young/creative? not interested in cars? You’re not welcome in Cincinnati

People accuse me of saying that everyone should live downtown and ride the bus.

No, that’s not what I’m saying at all, people want choices, and the young creatives coming up who can work anywhere they want, why would they chose Cincinnati? Cities need to continually reinvent themselves to attract and retain workers and employers. Creative destruction is very real, it doesn’t happen overnight, but is a gradual erosion of jobs and services.
Another argument I hear, money for the streetcar could be used to avoid police layoffs. This also is not true, the money for the streetcar does not exist and it won’t until bonds are sold FOR the streetcar.

So yes, this is all heading toward the streetcar debate.
COAST god bless’em have the emotional hot button to push and they're jamming that thing like the easy button!

The Urbanphile a Chicago blogger says about the streetcar and COAST;
"As for COAST and company...They appear to be a purely negative organization. They oppose things, namely spending and taxes. But they don't seem to be in favor of anything."

Obama and Governor Strickalnd among other leaders are wondering why Cincinnati would want to hamstring itself and lose out on Federal transportation dollars and the jobs they will bring.
Cincinnati cannot cut its way to greatness, we've seen how well that works for car and newspaper businesses.
Like the Cincinnati Biz Courier said, "Let’s be bold, not typical, on streetcar"

One more thing, a no vote on the Streetcar intiative is not a vote for the streetcar, its a no vote for bad government[where: 45202]
cincinnati ohio downtown


  1. Amen. I didn't understand the streetcar proposal until I moved downtown. Now I understand why it is needed, desired and the economic development it would bring not only along the streetcar route but to Cincinnati as a whole. I wish Cincinnati would just get behind this and stop being soo damn conservative for once.

    Plus, it's embarassing to be the second largest city in the US without any sort of rail system.

    Cmon Cincy. This is a good thing regardless of the cost.

  2. I was the same way, I didn't really understand until I lived in Cincinnati a couple years coming from a small town.
    Its hard to understand until you've lived it.

  3. Right on Bob! I'm for responsible spending -- and I think investing money in the city for this project is the right thing to do. Just because it costs money, even in a recession, doesn't mean it's wrong.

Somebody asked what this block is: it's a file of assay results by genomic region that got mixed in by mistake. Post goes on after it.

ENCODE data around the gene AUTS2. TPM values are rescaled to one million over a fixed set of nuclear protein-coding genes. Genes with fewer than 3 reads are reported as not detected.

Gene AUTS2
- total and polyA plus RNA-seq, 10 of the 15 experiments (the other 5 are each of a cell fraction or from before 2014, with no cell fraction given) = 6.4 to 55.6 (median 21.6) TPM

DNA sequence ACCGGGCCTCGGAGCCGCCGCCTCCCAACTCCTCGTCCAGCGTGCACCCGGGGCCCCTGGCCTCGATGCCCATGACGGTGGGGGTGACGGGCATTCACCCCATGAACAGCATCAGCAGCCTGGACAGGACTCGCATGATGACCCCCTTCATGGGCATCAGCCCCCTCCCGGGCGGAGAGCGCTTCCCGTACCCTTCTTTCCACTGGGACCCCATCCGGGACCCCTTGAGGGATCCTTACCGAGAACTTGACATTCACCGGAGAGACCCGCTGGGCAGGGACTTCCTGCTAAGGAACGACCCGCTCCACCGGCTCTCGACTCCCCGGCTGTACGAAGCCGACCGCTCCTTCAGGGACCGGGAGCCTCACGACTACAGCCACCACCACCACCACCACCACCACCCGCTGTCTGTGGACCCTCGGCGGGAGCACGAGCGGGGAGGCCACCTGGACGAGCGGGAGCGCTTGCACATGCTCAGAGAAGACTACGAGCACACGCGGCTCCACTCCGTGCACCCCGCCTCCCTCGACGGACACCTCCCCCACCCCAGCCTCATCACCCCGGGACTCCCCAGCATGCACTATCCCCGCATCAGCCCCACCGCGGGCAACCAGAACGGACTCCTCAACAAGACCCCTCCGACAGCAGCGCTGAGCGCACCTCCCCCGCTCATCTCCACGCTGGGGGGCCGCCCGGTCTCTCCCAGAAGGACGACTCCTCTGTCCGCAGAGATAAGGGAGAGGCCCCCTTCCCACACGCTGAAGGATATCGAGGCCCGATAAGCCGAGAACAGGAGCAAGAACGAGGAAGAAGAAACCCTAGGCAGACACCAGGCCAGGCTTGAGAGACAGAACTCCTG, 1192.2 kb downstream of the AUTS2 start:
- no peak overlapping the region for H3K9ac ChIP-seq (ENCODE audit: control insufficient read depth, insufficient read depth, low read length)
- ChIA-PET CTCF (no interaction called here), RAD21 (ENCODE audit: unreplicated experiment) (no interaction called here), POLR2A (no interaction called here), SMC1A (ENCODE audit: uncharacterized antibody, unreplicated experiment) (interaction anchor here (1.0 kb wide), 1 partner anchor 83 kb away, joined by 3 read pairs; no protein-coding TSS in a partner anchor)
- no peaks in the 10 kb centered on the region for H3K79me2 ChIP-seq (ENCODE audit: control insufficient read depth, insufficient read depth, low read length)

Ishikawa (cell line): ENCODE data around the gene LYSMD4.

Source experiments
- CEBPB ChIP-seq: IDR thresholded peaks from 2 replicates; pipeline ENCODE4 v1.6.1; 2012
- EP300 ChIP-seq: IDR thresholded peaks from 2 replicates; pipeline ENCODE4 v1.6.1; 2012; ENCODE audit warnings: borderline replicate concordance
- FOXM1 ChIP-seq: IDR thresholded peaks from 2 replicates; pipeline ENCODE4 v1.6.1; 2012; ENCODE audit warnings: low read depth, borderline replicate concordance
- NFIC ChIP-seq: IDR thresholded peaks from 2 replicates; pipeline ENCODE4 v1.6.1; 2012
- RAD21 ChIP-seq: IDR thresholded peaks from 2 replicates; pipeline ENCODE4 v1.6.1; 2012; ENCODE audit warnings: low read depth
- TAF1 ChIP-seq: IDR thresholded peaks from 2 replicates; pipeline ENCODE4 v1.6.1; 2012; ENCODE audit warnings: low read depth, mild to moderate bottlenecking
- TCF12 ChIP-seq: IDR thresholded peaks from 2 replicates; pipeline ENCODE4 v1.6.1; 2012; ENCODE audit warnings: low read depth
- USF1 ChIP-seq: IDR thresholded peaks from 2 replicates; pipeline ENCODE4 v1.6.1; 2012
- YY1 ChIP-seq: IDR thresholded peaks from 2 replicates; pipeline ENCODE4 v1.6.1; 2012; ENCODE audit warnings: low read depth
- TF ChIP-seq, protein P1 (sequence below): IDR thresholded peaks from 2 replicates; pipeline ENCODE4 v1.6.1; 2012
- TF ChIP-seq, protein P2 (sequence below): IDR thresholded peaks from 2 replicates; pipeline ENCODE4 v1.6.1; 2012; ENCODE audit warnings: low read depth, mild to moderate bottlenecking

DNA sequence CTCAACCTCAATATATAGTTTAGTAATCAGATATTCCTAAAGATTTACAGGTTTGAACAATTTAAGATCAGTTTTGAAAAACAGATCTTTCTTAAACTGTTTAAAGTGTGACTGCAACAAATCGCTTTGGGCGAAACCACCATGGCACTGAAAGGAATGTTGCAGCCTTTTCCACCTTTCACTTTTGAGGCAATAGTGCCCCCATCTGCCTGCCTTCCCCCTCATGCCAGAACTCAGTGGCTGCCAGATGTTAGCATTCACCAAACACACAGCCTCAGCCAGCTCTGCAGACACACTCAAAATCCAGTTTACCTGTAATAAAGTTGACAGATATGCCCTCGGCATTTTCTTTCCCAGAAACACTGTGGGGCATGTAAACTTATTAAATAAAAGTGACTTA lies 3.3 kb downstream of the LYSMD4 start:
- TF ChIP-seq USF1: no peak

I can't wait to live in a city that offers a variety of transportation options.

  4. I'm here from following your Twitter and there's one point you missing: young, creative professionals can't work anywhere anymore. Cincinnati doesn't need a streetcar to attract people, they need a bus system that actually works. Praying my connection only comes 45 minutes late isn't attracting me to stay in the city long. Money towards Metro would be helpful.

  5. Good point Tania!
    Choices and options.
    I've never had a bus show that late thank god, but I'm not saying it doesn't happen.

  6. I caught a bus that i thought was 20 minutes late once but it was really the next bus 20 minutes early. Yeah, you can't run a system like that, but that's not a money issue.
    I have seen young people are not as inclined to run out and get a car on their 16th birthday the way kids did when I was that age.
    The minority of people want to live downtown and use mass transit. Putting this development to a vote is a real example of "tyranny of the majority" (which organizations like COA T & the Greens & Libertarians & the NAACP gripe about frequently.

  7. There are a lot of people saying to scrap the Streetcar proposal because a bus system would be "good enough". But I wonder how many of these same people would oppose a modern BRT bus system with dedicated right of way and signal prioritization, saying that it would be too expensive as well. Some people just don't understand the importance of comprehensive mass transit, or that a lot of young people today don't have any interest in owning a car! More and more young people don't want to deal with the hassles of regular maintanance, and the cost and inconvenience of having to drive and park for every little errand. Cincinnati is going to lose these people to big cities like New York or Chicago, or other medium cities like Austin or Portland. Many of those people are the college-educated young professionals that Cincinnati is finally realizing we need to keep, because they are the future of this city.

  8. Thanks Travis.
    And its not just young people, I know people my age who are tired of the cost of cars, I certainly am.
    Hmmm...what could I do with that extra $3-400 a month?